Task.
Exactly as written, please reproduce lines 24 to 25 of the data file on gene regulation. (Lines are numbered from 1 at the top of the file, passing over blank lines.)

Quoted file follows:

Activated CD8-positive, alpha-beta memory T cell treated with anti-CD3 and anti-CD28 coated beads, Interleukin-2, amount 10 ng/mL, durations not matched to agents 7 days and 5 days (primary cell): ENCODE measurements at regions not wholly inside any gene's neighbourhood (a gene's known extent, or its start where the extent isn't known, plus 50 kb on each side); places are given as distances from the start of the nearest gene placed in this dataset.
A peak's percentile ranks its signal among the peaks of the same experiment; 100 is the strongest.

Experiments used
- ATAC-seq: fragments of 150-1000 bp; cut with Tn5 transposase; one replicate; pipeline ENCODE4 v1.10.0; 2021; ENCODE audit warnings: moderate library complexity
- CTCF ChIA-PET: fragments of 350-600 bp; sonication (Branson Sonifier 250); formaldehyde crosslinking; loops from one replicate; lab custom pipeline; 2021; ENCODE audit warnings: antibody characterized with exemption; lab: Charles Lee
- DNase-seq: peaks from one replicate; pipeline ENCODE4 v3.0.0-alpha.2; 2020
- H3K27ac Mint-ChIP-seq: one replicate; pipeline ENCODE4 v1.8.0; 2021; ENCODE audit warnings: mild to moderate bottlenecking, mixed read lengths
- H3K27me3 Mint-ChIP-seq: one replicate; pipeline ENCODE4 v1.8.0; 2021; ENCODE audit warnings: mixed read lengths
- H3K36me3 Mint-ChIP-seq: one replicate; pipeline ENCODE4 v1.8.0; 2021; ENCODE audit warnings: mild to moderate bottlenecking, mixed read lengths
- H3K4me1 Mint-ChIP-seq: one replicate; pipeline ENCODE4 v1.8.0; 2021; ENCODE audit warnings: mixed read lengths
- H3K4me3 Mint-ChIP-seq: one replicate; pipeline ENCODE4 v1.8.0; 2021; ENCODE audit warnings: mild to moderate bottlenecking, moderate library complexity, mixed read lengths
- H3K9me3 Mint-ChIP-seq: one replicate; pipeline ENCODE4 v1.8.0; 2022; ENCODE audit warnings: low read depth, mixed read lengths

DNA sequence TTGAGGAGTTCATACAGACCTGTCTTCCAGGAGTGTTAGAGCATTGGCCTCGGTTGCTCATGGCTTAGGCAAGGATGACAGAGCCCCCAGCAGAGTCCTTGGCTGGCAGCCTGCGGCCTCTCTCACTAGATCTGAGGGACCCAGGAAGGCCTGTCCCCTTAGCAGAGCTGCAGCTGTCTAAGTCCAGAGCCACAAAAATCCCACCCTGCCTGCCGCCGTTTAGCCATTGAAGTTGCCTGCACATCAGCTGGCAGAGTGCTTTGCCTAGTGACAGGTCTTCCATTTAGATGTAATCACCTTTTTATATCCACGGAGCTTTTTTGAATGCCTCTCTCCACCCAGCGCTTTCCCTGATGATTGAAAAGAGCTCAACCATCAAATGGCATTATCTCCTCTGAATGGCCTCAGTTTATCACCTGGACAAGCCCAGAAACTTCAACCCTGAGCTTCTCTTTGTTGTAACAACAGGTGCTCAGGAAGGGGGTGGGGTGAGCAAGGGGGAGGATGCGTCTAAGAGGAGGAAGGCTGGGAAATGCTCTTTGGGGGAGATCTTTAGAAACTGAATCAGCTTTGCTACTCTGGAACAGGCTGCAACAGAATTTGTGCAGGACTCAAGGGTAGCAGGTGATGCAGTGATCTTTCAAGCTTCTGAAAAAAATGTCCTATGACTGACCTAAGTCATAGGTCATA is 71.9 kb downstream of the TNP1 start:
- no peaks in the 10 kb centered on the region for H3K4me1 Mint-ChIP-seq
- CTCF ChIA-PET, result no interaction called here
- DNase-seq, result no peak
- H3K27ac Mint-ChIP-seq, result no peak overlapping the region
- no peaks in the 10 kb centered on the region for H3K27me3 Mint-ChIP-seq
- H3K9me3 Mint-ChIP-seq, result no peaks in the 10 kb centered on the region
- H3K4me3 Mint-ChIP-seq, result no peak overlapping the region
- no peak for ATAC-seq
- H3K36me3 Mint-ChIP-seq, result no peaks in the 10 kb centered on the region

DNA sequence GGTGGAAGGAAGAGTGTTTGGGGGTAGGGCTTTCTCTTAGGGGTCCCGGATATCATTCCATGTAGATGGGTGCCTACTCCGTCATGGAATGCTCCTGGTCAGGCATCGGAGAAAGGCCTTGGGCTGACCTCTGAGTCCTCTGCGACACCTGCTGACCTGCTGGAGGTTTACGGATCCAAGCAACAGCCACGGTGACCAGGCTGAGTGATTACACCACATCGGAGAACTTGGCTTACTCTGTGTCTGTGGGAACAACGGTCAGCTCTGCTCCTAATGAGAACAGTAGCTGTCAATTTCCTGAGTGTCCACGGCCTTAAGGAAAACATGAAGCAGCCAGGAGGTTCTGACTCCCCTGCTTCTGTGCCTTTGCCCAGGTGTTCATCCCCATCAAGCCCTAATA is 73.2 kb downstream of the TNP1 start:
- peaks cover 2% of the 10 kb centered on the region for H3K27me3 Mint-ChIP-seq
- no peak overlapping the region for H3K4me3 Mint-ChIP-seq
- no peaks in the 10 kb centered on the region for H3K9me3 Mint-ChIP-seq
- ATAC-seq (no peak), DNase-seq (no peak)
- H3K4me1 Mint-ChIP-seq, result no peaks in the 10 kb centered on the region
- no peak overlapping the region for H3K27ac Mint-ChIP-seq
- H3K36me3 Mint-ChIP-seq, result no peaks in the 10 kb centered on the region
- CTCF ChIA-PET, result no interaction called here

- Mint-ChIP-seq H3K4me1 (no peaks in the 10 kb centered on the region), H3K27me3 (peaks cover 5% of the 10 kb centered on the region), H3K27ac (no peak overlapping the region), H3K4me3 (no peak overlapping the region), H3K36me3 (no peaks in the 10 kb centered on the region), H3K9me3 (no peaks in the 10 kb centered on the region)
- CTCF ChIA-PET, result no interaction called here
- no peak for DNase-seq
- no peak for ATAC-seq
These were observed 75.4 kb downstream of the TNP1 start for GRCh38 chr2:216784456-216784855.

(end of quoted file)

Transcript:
- peaks cover 2% of the 10 kb centered on the region for H3K27me3 Mint-ChIP-seq
- no peak overlapping the region for H3K4me3 Mint-ChIP-seq